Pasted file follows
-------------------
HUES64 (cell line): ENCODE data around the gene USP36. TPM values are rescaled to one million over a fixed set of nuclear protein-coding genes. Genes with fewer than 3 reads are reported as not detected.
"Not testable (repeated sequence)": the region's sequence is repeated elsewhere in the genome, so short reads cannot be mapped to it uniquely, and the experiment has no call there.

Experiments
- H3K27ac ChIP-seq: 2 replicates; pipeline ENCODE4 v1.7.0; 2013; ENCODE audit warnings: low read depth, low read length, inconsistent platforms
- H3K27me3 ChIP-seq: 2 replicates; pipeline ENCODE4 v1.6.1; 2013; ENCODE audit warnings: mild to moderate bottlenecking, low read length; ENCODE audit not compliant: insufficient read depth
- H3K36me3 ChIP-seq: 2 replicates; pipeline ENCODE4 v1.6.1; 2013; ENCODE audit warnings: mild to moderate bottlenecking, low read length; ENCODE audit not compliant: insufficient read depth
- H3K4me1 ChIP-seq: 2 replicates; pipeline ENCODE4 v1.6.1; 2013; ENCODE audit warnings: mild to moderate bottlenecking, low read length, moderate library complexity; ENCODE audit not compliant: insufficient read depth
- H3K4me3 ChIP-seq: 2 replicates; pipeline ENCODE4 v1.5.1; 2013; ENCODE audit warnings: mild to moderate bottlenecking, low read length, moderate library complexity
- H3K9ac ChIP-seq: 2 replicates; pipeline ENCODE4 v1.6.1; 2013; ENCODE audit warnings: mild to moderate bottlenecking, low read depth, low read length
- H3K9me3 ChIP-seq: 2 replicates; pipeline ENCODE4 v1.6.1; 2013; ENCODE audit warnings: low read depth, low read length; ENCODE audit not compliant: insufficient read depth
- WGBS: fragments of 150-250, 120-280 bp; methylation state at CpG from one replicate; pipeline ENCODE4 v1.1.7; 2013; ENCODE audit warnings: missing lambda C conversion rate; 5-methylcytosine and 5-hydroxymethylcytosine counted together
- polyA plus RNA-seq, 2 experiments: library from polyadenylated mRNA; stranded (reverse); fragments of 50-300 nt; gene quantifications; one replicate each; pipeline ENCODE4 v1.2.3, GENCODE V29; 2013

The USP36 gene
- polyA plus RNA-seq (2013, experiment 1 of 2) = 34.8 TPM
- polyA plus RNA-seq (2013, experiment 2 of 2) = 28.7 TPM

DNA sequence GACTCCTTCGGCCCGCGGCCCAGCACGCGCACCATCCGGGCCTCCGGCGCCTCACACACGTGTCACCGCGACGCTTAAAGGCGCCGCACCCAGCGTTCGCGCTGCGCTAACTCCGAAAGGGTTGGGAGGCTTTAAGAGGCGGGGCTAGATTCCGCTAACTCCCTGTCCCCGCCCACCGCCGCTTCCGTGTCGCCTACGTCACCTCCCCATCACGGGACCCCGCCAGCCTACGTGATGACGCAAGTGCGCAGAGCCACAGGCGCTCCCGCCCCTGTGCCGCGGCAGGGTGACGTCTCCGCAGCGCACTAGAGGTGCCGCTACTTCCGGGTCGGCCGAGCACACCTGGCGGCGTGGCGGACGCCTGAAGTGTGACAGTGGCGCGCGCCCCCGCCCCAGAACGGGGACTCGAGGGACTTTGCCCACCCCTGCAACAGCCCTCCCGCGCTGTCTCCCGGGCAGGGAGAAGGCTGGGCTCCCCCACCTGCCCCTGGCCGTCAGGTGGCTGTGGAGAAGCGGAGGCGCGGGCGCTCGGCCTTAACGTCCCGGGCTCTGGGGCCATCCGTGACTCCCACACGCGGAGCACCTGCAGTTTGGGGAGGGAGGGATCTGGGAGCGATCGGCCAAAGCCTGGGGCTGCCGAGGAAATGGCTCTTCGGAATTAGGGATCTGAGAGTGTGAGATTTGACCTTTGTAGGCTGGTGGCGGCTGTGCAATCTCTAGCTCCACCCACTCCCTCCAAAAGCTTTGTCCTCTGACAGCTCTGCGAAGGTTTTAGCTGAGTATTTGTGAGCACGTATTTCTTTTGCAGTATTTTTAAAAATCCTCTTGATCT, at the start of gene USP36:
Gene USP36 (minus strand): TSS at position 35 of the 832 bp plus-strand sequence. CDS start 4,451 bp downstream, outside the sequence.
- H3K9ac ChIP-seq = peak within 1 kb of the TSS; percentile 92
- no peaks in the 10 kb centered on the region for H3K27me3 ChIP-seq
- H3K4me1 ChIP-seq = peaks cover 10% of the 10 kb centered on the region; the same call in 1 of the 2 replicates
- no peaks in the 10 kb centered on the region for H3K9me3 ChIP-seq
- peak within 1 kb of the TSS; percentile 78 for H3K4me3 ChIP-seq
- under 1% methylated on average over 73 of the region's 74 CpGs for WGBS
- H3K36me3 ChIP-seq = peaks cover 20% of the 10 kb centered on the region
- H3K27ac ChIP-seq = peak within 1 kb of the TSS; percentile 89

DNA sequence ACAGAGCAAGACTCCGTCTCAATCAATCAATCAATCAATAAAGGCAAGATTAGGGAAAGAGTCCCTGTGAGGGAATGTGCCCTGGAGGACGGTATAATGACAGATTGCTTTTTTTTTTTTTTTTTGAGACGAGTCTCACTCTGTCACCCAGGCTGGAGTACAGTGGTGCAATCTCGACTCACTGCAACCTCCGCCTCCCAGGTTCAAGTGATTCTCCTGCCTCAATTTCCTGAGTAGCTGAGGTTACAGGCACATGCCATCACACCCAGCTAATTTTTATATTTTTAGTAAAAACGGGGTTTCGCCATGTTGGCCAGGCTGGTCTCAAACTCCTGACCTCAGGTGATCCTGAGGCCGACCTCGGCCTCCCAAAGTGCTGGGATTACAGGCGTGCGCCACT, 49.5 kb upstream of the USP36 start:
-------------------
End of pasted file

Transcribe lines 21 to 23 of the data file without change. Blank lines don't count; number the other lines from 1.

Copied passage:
- no peaks in the 10 kb centered on the region for H3K9me3 ChIP-seq
- peak within 1 kb of the TSS; percentile 78 for H3K4me3 ChIP-seq
- under 1% methylated on average over 73 of the region's 74 CpGs for WGBS